Syracuse University and SUNY College of Environmental Science and Forestry (SUNY-ESF) community members are invited to join in sharing solidarity, showing support and building advocacy for lesbian, gay, bisexual, trans, queer, intersex and asexual (LGBTQIA+) communities, by signing the annual…
Bow Tie Sale Will Support Project Transition
Wearing a bow tie is a way to make a unique fashion statement. During this upcoming Family Weekend, it is also a way to support students and families and strengthen the Syracuse University community.
The School of Education, together with the University’s Student Philanthropy Council (SPC), will be selling Syracuse University bow ties through BowTies for a Cause, to support the Project Transition initiative. Bow ties will be sold in the Panasci Lounge in the Hildegarde and J. Myer Schine Student Center on Friday, Nov. 1, from 11 a.m. to 6 p.m. and Saturday, Nov. 2, from 8:30 a.m. to 1:30 p.m.
Bow ties may also be purchased online at http://bowtiecause.com/products/syracuse-university.
Project Transition, a nationally recognized program, was established at Syracuse University in 1999 (then known as the Parent Education Project) and housed in the School of Education. The initiative pays for transportation and housing for two members of a student’s family to visit for Family Weekend and culminates in a graduation dinner at Commencement when it would otherwise be impossible for them to take part in these important family milestones. In 1999, 20 students and their families were served; in 2012, that number reached 130.
As part of their Family Weekend experience, families attend the football game and a concert, and have breakfast with the dean of their student’s school or college.
The initiative helps families to stay engaged in their student’s college experience. “There is a direct correlation between parental involvement, student success and, ultimately, the graduation rate of at-risk students,” says Robert Wilson, director of Student Support Services, who coordinates the program with Denise Trionfero, the director of the Higher Education Opportunity Program. “Students with families participating have proven to have excellent success at SU and build a strong affinity for their alma mater.”
In addition to attending important events on the SU campus, parents also participate in off-campus information sessions throughout the year, beginning with an April meeting at Lubin House in New York City, before enrollment, where expectations are outlined, and followed by a January meeting to review fall semester grades and spring semester resources.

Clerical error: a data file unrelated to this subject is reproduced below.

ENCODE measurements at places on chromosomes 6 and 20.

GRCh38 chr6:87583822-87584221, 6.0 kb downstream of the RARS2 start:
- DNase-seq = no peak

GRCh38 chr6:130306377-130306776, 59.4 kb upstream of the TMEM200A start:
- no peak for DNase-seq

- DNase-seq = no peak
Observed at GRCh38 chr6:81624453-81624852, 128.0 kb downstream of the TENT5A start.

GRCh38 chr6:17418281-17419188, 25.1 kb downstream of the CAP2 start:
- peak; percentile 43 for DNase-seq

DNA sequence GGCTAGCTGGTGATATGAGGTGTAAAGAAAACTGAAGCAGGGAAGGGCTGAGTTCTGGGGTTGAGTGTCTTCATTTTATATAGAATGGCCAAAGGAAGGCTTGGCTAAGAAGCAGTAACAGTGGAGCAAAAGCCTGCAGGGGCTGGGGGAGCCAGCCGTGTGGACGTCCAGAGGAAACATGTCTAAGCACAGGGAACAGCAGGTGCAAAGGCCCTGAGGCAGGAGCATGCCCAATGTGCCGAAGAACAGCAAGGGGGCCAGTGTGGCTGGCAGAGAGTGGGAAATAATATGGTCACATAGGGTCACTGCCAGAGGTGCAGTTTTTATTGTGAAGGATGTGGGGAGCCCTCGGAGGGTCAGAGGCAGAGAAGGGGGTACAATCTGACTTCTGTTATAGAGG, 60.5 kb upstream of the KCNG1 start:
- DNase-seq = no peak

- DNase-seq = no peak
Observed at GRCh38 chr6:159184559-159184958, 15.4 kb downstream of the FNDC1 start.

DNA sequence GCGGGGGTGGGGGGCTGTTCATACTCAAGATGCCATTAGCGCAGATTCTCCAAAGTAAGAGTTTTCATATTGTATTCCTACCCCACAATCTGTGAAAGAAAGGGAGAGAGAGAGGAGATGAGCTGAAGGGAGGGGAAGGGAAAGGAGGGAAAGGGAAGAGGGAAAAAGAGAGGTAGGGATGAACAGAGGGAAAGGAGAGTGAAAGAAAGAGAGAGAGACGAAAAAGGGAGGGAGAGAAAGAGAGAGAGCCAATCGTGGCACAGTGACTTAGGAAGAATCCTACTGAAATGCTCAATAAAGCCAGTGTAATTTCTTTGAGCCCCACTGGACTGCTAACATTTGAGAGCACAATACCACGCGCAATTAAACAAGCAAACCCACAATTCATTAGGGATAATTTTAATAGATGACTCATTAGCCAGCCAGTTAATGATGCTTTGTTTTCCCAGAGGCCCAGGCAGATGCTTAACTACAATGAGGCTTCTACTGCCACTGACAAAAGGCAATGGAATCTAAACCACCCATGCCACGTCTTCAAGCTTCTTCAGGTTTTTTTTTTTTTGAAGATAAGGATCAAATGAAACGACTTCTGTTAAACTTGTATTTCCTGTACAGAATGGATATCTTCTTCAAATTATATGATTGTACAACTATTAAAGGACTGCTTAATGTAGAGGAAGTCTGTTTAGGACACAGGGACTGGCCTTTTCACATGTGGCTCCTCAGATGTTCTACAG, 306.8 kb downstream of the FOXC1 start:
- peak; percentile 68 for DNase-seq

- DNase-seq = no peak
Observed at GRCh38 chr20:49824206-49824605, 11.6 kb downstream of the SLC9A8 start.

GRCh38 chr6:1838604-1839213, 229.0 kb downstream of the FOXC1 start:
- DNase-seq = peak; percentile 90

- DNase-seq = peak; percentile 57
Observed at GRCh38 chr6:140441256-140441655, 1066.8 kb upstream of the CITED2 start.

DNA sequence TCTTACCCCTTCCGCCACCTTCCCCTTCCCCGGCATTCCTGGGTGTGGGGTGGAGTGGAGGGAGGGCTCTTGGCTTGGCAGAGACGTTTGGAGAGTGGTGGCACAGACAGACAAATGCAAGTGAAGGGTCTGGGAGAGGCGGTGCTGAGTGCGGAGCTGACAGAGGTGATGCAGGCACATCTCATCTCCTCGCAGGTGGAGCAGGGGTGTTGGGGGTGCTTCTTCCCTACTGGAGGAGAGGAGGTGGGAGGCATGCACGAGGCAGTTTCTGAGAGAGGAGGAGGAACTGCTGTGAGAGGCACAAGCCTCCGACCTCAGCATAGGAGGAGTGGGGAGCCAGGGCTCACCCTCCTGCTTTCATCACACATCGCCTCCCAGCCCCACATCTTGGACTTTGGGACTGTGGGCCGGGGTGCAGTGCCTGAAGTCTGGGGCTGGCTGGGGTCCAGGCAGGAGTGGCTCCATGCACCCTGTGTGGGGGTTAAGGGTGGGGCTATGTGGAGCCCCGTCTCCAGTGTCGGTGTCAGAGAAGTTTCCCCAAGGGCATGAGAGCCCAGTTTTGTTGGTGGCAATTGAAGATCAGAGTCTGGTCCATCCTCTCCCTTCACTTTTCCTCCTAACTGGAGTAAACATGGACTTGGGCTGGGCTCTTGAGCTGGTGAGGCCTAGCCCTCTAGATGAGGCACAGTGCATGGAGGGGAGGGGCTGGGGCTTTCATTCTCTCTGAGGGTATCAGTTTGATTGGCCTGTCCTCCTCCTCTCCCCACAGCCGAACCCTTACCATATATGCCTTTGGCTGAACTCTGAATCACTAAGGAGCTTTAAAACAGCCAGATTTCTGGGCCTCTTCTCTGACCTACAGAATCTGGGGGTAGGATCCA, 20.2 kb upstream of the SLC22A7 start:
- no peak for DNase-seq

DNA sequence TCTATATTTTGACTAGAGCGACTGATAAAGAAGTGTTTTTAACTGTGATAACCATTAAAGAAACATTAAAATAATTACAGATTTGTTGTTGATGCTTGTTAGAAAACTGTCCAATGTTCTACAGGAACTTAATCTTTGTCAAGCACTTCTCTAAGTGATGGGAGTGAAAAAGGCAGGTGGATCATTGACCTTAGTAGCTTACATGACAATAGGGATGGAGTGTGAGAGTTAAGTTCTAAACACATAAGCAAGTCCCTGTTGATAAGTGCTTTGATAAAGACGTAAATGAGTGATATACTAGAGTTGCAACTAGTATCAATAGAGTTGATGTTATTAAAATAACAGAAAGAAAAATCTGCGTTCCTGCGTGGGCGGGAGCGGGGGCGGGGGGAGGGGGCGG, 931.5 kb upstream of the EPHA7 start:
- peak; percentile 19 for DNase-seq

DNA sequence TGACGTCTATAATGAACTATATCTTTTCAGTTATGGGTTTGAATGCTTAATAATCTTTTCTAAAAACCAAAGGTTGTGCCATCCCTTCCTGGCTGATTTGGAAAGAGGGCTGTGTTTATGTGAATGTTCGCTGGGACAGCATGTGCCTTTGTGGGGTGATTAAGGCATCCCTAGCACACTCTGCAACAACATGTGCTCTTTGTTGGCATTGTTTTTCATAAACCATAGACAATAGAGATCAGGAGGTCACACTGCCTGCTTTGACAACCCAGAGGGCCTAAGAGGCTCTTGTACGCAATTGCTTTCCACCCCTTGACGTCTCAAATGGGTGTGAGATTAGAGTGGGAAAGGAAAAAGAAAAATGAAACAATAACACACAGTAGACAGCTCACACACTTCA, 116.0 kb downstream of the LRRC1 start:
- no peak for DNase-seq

Curtis Richardson of Bronx, a senior finance and real estate major in the Whitman School of Management, says participating in Project Transition has been a great experience for his family. “Not everybody in my family got the chance to go to college, so when they do come here they get a glimpse of what the college life is about,” he says. “This was a great opportunity when my sister was looking at colleges, because she got to visit campus and see all the resources available to her.”
Richardson says the chance to see his family during the semester is one he is grateful for. “I love this event during the fall semester because it really allows students to take that mental break and be reminded of all the things that they love and cherish. My mother has been on every Family Weekend since my time at Syracuse University. She loves the event so much that she marks it on her calendar and raves about it throughout the year,” he says. “It gives a taste of home when it is needed the most.”
The Project Transition initiative is a natural fit with the SPC, whose members work to promote the idea of giving back.
“For me, it is really amazing to see the direct result of people who have given generously to the cause of Project Transition in the families who are able to come to Syracuse for Family Weekend,” says SPC member Ashlee Sage Newman, a sophomore political science and policy studies major in The College of Arts and Sciences. “Seeing this application of giving back and being a part of it truly represents the amazing part of being a member of the Student Philanthropy Council. Being able to promote this idea is something that I am honored to have the opportunity to do, to share the message of continual exchange between current students and SU alumni that impacts every person on campus in some way.”
More information on Project Transition can be found at http://giving.syr.edu/special-initiatives/project-transition/.